adventures of 2006, 2007, and 2008 through 11/30/08 have been published on the
website. We continue with the
2008 #33 12/01/08 thru 12/10/08
last update, we were aboard AMARSE at the Abaco Beach Resort and Boat Harbour
Marina in the Bahamas.
MONDAY BOAT HARBOUR
I continue to feel the
heartfelt sorrow and loss at the passing of Miriam Grafer.
My thoughts focus on George and the moments of sadness well up in my
heart for him and his family.
My inner thoughts are
deeply bothered that anything might ever happen to Judy, my beloved and my real
happiness in life.
Overnight, the heavy
and continuous rains had everything in the area soaked.
Even the soggy ground and big puddles didn’t stop Judy from her morning
walking program with the girls.
Later, Judy and I rode
the bikes over to Skagg’s Grocery for our first visit this year.
The store was enlarged last year and has a fairly good variety of
staples. Although it’s a little
closer than downtown, the prices are slightly higher on most items.
As many of you know,
Judy is quite involved with her jewelry making and has created many awesomely
beautiful pieces. Here are a few
recent examples of her artistic talent:
Hues of the Sea of
Angel Fins of
The Sands of Abaco
Beach done in yellow jade…
One of the greatest
things about the RMHYC group here at Boat Harbour Marina is that “you’ve got
friends”. These are the kind of
friends that are much more than folks just to chat with.
These are friends that are much more than folks just to have the good
times with. These are the kind of
friends that will cheerfully offer their help when you need another hand or when
you could really use a bit more mechanical expertise.
Wink and Paul are always there and are ready, willing, and able to assist
you with whatever you need.
Looks like Tim (POKEY)
might be in luck for some of their underwater skills today.
Wink is on his way
under POKEY for some zinc checks and to tighten the propeller nuts.
Wink, “what a big wrench you have”.
“All the better to tighten your nuts with.”
One of the special
amenities of this resort marina is their towel service.
Anytime we want, we can exchange these dirty towels for nice, clean, and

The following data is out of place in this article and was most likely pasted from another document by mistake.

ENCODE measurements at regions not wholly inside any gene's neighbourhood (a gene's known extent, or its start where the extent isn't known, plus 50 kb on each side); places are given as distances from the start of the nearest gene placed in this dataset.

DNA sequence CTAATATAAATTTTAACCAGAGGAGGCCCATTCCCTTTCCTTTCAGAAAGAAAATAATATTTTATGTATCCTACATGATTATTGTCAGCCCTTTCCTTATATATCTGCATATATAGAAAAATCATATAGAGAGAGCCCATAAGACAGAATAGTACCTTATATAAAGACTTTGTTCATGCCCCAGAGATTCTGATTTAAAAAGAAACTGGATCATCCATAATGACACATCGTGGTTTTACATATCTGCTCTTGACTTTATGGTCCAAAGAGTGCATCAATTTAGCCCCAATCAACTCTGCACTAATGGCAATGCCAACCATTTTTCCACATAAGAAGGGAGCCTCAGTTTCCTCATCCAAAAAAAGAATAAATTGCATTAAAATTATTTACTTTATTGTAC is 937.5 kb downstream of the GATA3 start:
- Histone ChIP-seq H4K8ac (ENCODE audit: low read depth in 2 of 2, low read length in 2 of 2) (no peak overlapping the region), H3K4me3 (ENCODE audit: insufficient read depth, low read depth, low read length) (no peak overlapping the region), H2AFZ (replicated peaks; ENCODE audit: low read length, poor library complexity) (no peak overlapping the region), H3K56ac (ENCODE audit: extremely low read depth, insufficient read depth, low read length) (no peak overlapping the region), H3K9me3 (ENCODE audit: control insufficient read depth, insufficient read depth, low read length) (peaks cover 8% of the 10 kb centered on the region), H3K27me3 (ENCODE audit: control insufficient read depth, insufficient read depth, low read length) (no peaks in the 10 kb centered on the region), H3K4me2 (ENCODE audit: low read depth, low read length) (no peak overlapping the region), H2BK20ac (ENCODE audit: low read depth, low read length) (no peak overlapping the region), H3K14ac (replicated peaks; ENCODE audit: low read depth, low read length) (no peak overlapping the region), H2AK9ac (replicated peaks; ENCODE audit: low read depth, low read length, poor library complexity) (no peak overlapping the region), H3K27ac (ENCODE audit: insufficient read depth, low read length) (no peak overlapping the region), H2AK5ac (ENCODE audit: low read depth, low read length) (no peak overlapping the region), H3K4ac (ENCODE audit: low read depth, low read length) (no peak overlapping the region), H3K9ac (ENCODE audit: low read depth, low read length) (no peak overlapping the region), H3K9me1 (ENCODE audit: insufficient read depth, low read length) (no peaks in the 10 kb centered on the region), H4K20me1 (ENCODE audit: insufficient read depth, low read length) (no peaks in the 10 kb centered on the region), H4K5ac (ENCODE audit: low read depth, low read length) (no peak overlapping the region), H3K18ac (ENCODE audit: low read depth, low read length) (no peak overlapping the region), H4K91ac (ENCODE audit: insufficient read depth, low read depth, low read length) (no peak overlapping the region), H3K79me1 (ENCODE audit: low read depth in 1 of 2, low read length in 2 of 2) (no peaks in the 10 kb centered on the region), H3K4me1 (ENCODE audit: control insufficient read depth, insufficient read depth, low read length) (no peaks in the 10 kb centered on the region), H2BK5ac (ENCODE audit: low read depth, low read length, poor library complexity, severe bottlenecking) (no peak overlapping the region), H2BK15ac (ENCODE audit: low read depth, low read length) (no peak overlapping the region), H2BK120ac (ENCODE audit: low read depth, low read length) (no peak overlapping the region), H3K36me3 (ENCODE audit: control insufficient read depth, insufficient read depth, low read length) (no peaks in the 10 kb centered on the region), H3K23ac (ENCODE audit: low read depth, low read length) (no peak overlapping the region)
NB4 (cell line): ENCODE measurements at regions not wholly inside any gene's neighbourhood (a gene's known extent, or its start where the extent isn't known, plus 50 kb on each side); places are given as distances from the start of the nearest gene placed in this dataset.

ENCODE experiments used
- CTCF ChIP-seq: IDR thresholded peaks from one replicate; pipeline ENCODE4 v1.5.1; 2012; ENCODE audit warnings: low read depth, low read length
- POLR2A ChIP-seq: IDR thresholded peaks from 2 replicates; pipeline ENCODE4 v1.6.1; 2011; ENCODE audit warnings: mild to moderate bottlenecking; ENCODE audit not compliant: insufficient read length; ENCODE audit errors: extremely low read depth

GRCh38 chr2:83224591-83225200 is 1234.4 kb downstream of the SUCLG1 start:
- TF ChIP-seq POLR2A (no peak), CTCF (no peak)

folded replacements. Judy rides the
bike over to the activities center every day to get another set of freshly
TUESDAY BOAT HARBOUR,
After walking a couple
of miles with the men’s group, Paul and I rode the bicycles to the Yamaha
dealer. I had an interest in a
small motor scooter for running around the island.
We looked at the Yamaha model and another Chinese copy of the same
design. My desire was soon quashed
as I learned that parts were nearly impossible to find anywhere for the Chinese
scooter and that I would not be able to get any parts or support for the Yamaha
model back in the USA because that particular model is not sold in that market.
In actuality, I think it is better to keep walking and using the pedal
WEDNESDAY BOAT HARBOUR,
Judy walked out with
the girls’ group while Wink and I took a different route toward town. On the way back, I spotted a plastic chair in the water by
the footbridge. Things in the water
are generally classed in one of two ways, either “Flotsam” or “Jetsam”.
is a technical difference between the two: Jetsam has been voluntarily
thrown or jettisoned into the sea by the crew of a vessel, sometimes in order to
lighten it in an emergency; Flotsam,
on the otherhand, describes items that are just floating on or in the water
without having been thrown in deliberately, perhaps because they have been blown
there or washed overboard. We
concluded that the chair was definitely Flotsam.
Wink quickly formulated a plan to retrieve the chair.
I fetched an ideal rock for a weight.
Wink lashed the rock to a piece of polypropylene line that he had just
bought. Like a well-trained rodeo
star, he lassoed the chair leg and dragged it in to where I could lay on the
bridge and pick it from the water. The chair was almost new and will be a welcome addition on
his trawler, JOHN HENRY.
My project for the day
was to work in the engine room. I
cleaned all the terminals connected to the two main battery banks with a
stainless steel brush. With a thin
coat of protective film, the connections should stay clean and corrosion free
for quite a while. I replaced the
fuel filter on the diesel generator, installed new copper washers on the bleed
screws, and replaced all of the absorbent pads under both engines and the
generator with new, clean white ones. While
down below, I topped off the engine oils to the full marks.
Even though these engines don’t use a lot of oil, it is still important
to keep them topped up to aid in temperature dissipation and to maintain optimum
The weather was cool
and windy from the northeast.
THURSDAY BOAT HARBOUR,
Judy and the girls
energetically walk at least 4 miles every morning.
Wink and I chose a slower paced and shorter 2 miles version.
Susan Harward drove
Wilma, Sue, Judy, and me out to Abaco Grocery Wholesale and then to the produce
wholesale place. They have a good
selection of supplies and some fairly reasonable prices for the islands.
Judy started her
decorating for the holiday season. Her
choices were nicely done and look very festive.
It is a bit too windy
to be comfortable out in the small boats. This
didn’t deter Wink from seeking the elusive fish from his hook.
Many folks claim that catching the fish around the docks is nearly
impossible. Not for Wink, he has
the knowledge and technique perfected to snag those little flittering fishes.
Today’s variety included dock snappers and grunts.
If you had been there, he might have shared his secrets with you.
I will only tell you that the guy knows what he’s doing.
The most voracious
biters were the Key West Grunts or White Grunts.
Although they were no more prevalent than the snapper species, they were
much more eager to munch on the bait.
Snappers or Gray Snappers were the other species in pursuit. These fish were much more cautious and resistant to the lure